This Girl's Life (2003)

(Premiere Date: July 7, 2003 [Karlovy Vary Film Festival - Czech Republic])
(USA Release Date: December 3, 2004)

1/2

A rare feminine viewpoint on Porn that still manages to miss the mark


J.C. Mašek III
The World's Greatest Critic!


The R-Rated Version:
The UN-CUT Version:
Somewhere between the slice-of-life, camera-in-the-face true life confession-style flicks where the actors break character to talk to the camera, and your typical Friday Night Skinemax Soft-Core-Porn falls This Girl's Life. This is a film about porn, written and directed by a guy with a porn sounding name that features porn scenes and actually a few porn actresses. It also works quite hard to be a serious and hard-hitting independent drama of high quality.


Jenna's Take: . . . . . . . . . . . . . Jenna's Ass:

While it doesn't quite make the mark on this one, there is a lot of good to be seen in this movie. Not the least of these good things is lead actress Juliette Marquis, a strikingly beautiful woman, who seems to become more attractive as the film progresses. She also gives the best acting performance of this uneven film. Marqis portrays Moon, one of the most popular porn actresses of the present day. Told almost exclusively from her point of view, This Girl's Life gives a unique perspective into the blue biz by showing a young lady who chose to act in pornographic movies, not out of a need for drug-money, or because she was molested as a child, but because she chose to! As we travel through her life and her lifestyle, we see a lot of her (and her body is as beautiful as her face), we hear why she's doing what she's doing, we meet her friends and family and share some of her aspirations. We even get to see her first film shoot (a girl-on-girl scene between Moon and Cheyenne Silver) which shows a beautiful and wide-eyed young lady not believing what she's doing, but believing that she loves it.

Writer/ Director Ash does a fine job of putting a human and female face on the Porn Industry, without icing over the concept that the Porn has a seedy underbelly below its seedy underbelly. On one hand Moon has a normal life. She lovingly takes care of her father (James Woods), who suffers from Parkinson's Disease. She has a group of normal friends outside the porn industry (Rosario Dawson, Kam Heskin, and aspiring boyfriend Kip Pardue to name a few) who mesh relatively well from her porn flick girlfriends (Sung Hi Lee, Cheyenne, and Natalie Taylor). And after all... she isn't hurting anybody!

There is also a palpable emotion surrounding Moon and her friends. As normal as things seem to be in parts, Moon's inability to have a normal dating life is handled well, as is her conflict with friends who feel that porn is bad for women in general. There are some things that aren't quite so ambiguous, such as the smooth talking sleaze of porn producer Tomas Arana who has few qualms about showing the fatherly face when required, followed by a pinky-toot of Coke, a slap in the face and a sexist attitude of ownership when a porn actress becomes uncomfortable about performing in a 20 man gangbang. And, yes, there is the constant spectre of the "AIDS scare".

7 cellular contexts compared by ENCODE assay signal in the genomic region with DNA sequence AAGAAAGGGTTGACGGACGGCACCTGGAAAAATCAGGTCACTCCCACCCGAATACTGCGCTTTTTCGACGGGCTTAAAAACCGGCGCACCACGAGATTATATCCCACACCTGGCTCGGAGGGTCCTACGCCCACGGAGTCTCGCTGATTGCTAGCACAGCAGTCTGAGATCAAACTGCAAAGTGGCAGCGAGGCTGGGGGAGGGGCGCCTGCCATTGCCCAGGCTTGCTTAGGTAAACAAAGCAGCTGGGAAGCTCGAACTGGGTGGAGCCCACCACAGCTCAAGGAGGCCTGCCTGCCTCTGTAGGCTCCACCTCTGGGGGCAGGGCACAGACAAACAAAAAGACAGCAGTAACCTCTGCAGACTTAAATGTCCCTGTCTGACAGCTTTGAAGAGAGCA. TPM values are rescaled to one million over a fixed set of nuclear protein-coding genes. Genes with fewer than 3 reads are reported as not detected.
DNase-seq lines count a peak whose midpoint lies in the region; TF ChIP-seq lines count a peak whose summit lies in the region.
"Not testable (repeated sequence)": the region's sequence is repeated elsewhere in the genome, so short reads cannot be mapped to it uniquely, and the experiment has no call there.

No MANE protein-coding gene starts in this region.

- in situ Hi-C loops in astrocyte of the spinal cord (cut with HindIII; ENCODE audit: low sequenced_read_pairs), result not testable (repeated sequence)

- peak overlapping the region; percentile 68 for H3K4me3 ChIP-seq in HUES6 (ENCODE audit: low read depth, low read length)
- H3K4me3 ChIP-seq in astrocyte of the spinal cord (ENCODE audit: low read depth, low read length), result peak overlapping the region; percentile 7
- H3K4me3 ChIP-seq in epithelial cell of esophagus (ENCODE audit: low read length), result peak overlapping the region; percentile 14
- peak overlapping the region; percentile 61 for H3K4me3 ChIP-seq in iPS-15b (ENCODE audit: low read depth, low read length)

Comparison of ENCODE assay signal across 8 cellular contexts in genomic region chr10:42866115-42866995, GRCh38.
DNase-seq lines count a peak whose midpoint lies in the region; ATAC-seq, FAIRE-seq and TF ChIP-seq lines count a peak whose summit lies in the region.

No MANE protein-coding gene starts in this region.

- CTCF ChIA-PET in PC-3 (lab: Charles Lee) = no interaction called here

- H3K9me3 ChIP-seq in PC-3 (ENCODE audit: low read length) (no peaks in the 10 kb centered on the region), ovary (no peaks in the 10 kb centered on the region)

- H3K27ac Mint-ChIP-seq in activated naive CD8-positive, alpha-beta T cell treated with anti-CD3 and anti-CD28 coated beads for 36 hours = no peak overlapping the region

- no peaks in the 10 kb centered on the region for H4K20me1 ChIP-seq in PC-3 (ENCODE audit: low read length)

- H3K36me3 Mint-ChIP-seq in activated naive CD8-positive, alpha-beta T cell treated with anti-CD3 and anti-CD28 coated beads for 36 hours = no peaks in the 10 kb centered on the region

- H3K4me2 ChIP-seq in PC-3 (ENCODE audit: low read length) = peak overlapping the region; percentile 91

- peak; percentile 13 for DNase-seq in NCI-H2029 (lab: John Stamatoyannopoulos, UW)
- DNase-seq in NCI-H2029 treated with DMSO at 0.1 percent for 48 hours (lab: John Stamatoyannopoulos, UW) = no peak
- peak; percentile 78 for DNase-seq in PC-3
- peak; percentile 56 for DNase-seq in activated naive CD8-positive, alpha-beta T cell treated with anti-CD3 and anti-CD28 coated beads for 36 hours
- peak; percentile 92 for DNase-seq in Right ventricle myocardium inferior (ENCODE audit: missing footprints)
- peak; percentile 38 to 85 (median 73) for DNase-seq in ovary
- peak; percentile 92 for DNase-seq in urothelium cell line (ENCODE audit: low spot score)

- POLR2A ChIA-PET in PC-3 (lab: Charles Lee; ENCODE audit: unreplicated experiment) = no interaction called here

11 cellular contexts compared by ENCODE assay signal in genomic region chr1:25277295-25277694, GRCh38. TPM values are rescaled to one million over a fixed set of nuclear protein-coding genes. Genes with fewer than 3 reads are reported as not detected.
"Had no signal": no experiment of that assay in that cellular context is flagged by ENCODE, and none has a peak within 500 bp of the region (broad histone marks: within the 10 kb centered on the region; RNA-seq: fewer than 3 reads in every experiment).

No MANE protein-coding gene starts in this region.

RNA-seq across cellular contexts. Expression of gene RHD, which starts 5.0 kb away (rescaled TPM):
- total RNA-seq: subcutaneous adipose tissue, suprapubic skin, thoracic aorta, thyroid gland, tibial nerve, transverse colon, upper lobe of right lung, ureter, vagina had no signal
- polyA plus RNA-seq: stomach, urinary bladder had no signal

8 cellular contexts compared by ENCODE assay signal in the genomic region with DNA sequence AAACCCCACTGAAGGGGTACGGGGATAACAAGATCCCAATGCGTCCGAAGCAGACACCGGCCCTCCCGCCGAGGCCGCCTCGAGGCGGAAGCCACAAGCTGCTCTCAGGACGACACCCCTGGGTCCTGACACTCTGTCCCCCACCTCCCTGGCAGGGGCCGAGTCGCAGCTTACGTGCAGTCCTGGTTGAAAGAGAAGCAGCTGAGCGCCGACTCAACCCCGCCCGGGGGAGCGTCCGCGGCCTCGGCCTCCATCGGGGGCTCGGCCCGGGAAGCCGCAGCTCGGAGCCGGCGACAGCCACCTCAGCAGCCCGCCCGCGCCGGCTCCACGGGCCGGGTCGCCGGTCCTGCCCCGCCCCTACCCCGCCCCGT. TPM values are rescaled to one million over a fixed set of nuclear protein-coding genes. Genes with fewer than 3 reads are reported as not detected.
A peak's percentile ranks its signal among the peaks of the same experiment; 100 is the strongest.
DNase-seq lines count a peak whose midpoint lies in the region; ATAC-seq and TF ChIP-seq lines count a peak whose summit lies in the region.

Unfortunately Ash loses focus around halfway through as Moon takes on a second profession as a "sex inspector" hired by women to see if their significant others are, or could be convinced to start, cheating. This allows for a string of cameo appearances from Sherrie Rose, Ioan Gruffudd, Isaiah Washington and Michael Rapaport in his most annoying screen appearance since Higher Learning! Marquis' fine acting still works here as she finds a new gamut of emotions to run, however, this performance is the only thing keeping the entire second half afloat. The things that didn't quite work in the first half are amplified to the point of almost congressional ineptitude in the second, and logic flies out the window like a premature ejaculation blooper. So many things only make sense with Moon's constant narration, and even with this narration, quite often it only succeeds in a "because Ash said so" kind of way.

In a series of very real examples This Girl's Life much more resembles a higher quality and higher risk version of Showgirls, with many of the same things happening and many of the same things failing. There are some moments of quality, and not just limited to the beauty and sex. There was vision here. Sadly, there were also a lot of blind spots throughout the film that finally take over completely in the last several minutes before the credits roll. Two and one half stars out of Five for This Girl's Life the hot pic that works hard on being of the quality of Boys Don't Cry, but ends up feeling a lot more like your straight-to-DVD fare of Misty Mundae. Still, I'm ready at any point to see Juliette Marquis again in just about anything. And yes, I'm ready at any point to see Juliette Marquis again in just about nothing. See you in the next unclothed reel!



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This Girl's Life (2003) reviewed by J.C. Mašek III, who is writing this at 9:34 AM on Sunday, December 4th, 2005, because he couldn't get his wife to watch Pirates with him.
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